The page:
fashion and even now gurus are very out of fashion. But
there are all these movie stars who are Buddhists, and
movies that have ostensibly spiritual ideas in them are
becoming very commonplace. Ten years ago, every movie had
Hare Krishnas and it was almost like the joke of the movie.
Now there are actually big name, major studio movies in
which people are seriously discussing and mentioning the
name of a ibetan lama. There’s a tremendous resurrection of
spiritual interest but I think that that has to do with
people’s fear of death. I don’t think that most of the
people flocking to the Dalai Lama and wonderful people like
that are ever going to become serious practitioners. I think
it’s just a kind of fear of the apocalypse or something.

 

WIE: What is it that makes someone a really serious
practitioner?

 

LL: Being willing to sacrifice anything and everything
that is required for the realization of the divine.

 

WIE: You’ve been teaching now for about twenty years. Has
your teaching changed since the early days?

 

LL: Well, I think my style has changed dramatically, but
the essence, the shift of context was the recognition of
reality, and that can never change. Reality doesn’t change.
It is what it is. Although the forms of reality may change,
the essence of reality can never change. In the beginning, I
was sort of mimicking Da Free John. I was criticizing every
other teacher, like I was the only teacher on the face of
the planet who was real. That’s such a ridiculous posture.
As time has gone on, I’ve become much more willing to just
relax and acknowledge other people’s strengths. I still have
a bottom line because I think there are a lot of false
teachers out there who I’m more than willing to criticize,
but at the same time I think my style has become much more
grounded and less cosmic, more here and now. But the essence
of the communication can’t change. It can never be any
different.

 

WIE: After twenty years of teaching, are you happy with
the results?

 

LL: I’m relatively happy with the results, but I can’t be
entirely happy with the results because the results are
relative. So, I suppose what would make me really
objectively happy is if my function were duplicated in one
or more students. So far, that hasn’t happened. I’ve had
students who have even spent months in awakened states at
one time, but somehow have taken on qualities that are not
yet completely 100 percent finished. I’m happy with the
results in terms of a comparison with any other community,
and in terms of the embodiment of the teaching in my
students and their ability to transmit it, but it’s a
relative happiness. There is so much work to be done. And
you know, even if an individual student’s work is complete,
then there’s always more people needing what this is. So I
think that happiness or satisfaction is not an issue. I’m as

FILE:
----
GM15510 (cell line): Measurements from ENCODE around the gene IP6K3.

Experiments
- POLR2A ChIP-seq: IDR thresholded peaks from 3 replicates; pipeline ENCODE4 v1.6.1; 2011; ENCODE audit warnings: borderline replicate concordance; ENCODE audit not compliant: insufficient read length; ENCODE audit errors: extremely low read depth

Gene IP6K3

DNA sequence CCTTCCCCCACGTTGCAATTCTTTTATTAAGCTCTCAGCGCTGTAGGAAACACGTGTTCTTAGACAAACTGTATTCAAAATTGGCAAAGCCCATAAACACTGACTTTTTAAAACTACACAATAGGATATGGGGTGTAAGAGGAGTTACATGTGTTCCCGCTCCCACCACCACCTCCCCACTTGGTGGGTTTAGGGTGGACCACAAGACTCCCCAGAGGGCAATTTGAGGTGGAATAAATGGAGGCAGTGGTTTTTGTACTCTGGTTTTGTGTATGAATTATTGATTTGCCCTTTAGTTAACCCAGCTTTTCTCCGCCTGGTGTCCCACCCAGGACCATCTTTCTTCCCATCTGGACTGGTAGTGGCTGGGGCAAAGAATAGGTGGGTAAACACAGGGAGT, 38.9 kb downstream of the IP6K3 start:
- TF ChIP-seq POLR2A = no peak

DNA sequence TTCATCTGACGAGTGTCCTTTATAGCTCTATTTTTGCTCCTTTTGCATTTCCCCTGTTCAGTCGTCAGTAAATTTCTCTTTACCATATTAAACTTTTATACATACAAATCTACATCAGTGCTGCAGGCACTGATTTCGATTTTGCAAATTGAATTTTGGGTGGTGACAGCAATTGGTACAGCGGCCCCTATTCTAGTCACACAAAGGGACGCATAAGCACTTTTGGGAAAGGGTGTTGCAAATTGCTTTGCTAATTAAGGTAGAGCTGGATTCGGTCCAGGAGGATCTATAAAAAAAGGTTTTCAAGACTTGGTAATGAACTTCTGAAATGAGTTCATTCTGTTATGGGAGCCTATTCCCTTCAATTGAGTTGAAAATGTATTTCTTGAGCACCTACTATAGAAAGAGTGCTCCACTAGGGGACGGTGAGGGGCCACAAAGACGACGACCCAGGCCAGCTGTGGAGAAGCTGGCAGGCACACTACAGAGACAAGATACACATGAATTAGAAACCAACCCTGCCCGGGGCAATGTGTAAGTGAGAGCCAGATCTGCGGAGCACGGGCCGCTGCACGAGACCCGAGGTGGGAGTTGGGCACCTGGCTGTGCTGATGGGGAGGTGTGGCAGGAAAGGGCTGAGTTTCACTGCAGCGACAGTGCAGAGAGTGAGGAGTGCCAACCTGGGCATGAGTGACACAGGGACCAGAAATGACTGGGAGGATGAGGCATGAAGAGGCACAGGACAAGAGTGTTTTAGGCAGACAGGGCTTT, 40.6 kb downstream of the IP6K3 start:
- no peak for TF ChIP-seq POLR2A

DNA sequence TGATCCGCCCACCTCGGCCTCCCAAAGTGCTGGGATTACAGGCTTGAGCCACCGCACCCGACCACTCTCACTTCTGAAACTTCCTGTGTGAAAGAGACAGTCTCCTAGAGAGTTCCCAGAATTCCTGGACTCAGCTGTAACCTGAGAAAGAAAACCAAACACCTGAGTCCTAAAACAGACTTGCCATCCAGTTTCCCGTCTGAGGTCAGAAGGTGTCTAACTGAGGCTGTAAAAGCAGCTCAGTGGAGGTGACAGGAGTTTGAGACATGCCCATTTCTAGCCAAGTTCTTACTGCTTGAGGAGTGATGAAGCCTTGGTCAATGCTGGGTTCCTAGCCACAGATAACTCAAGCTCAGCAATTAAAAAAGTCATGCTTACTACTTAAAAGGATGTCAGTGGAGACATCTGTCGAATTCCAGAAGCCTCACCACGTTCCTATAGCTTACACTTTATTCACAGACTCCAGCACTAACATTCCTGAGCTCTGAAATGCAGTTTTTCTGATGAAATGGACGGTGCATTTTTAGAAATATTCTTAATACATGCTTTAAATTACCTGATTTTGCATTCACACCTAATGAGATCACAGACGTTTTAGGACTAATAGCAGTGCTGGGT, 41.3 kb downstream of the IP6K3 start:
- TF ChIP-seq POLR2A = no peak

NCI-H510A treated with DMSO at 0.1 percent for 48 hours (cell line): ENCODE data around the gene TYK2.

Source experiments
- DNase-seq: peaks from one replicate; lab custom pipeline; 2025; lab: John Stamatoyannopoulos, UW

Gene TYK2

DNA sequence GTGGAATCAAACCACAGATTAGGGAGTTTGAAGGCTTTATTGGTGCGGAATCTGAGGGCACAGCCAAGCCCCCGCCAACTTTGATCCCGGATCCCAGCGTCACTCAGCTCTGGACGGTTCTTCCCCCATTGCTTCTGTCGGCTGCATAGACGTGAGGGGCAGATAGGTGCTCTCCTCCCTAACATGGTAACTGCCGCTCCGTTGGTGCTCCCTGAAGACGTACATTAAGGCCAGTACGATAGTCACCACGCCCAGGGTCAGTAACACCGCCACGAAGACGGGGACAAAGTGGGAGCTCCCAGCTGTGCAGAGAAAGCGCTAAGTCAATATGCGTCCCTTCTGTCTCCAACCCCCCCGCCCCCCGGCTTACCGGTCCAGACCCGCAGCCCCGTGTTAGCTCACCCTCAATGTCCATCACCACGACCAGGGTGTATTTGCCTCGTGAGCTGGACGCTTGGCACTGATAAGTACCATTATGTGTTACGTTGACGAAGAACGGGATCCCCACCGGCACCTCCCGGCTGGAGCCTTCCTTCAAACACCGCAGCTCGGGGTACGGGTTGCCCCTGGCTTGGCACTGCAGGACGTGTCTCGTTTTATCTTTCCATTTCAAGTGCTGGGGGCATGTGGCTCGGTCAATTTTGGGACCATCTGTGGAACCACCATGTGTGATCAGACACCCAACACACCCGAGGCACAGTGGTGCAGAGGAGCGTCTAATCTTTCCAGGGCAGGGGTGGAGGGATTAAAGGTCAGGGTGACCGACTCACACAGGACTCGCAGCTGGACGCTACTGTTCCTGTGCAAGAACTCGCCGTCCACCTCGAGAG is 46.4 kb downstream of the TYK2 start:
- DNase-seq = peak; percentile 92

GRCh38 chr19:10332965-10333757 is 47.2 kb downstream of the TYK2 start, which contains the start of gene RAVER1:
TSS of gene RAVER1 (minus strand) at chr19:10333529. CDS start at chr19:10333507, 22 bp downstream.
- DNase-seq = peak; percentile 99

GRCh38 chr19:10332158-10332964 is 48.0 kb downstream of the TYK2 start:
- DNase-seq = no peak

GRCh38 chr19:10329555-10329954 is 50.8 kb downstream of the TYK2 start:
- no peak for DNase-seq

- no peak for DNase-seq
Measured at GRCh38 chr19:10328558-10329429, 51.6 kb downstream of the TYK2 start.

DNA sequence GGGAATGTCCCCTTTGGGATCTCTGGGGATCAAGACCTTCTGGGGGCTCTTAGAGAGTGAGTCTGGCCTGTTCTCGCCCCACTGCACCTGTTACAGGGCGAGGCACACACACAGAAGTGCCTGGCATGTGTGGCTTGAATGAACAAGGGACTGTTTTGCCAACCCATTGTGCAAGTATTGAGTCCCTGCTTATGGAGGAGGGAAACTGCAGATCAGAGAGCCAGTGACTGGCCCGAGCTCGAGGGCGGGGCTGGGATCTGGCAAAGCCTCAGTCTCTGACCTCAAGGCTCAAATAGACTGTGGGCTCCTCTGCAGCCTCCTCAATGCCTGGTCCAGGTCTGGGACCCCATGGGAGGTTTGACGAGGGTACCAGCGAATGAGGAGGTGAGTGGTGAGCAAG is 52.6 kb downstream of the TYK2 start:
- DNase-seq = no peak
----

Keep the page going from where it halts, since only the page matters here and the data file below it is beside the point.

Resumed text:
busy as I can be, there’s no lack of work. That’s all that
is necessary, really.

 

WIE: What do you see as the ultimate achievement that
you’d like to see in this community?

 

LL: I’d like to see everybody in a happy working
relationship. You know, loving one another, completely free
of violence and competitiveness. That would be enough.

 

WIE: Sounds great.

 

LL: Yeah, it does sound great. Or not in relationship,
but by choice. So in a relationship by choice or not in a
relationship by choice, but living a life that is com-
pletely nurturing and free of violence and manipulation.

One of the primary things that has changed in twenty
years is the way I use language. In the beginning,
everything was “wake up, wake up, wake up!” And now, it’s
like the gracefulness required to wake up is such that it’s
almost like that happens in the process of our lives
together. We don’t need to focus on that except as a kind of
obvious reason to be together. We wouldn’t be together if
that weren’t the reason for being together, so we don’t have
to dwell on it. What we dwell on is being kind to one
another in general and developing intimacy that’s free of
promiscuity and flirtation and gaminess and so on. That’s
plenty.

 

 

What Is Enlightenment? homepage

© Moksha Foundation 1995

 

NOTE: Two individuals that may be of some interest to
readers are Ann Faraday and Metta Zetty, because both, like
Lozowick, were “transformed by an experience that occurred
after waking up one morning from a night’s sleep,” that is
to say, Awakened to the Absolute as experienced by the
ancient masters.

 

 

Fundamentally, our experience as experienced is not
different from the Zen master’s. Where

we differ is that we place a fog, a particular kind of
conceptual overlay onto that experience

and then make an emotional investment in that overlay,
taking it to be “real” in and of itself.

 

 

 

 

 

 

AWAKENED TEACHERS FORUM

 

 

 

SEE ALSO

 

THE AWAKENING EXPERIENCE IN THE MODERN ERA

 

THE DANGERS OF PSEUDO ADVAITA

 

 

THE ALCHEMY OF TRANSFORMATION is concise, straightforward
overview of the principles of traditional spiritual
practice. Subjects include: the role of a teacher, the
optimum disposition of a student, the function of community
in “self”- liberation and many other topics of use to
seekers and serious students alike.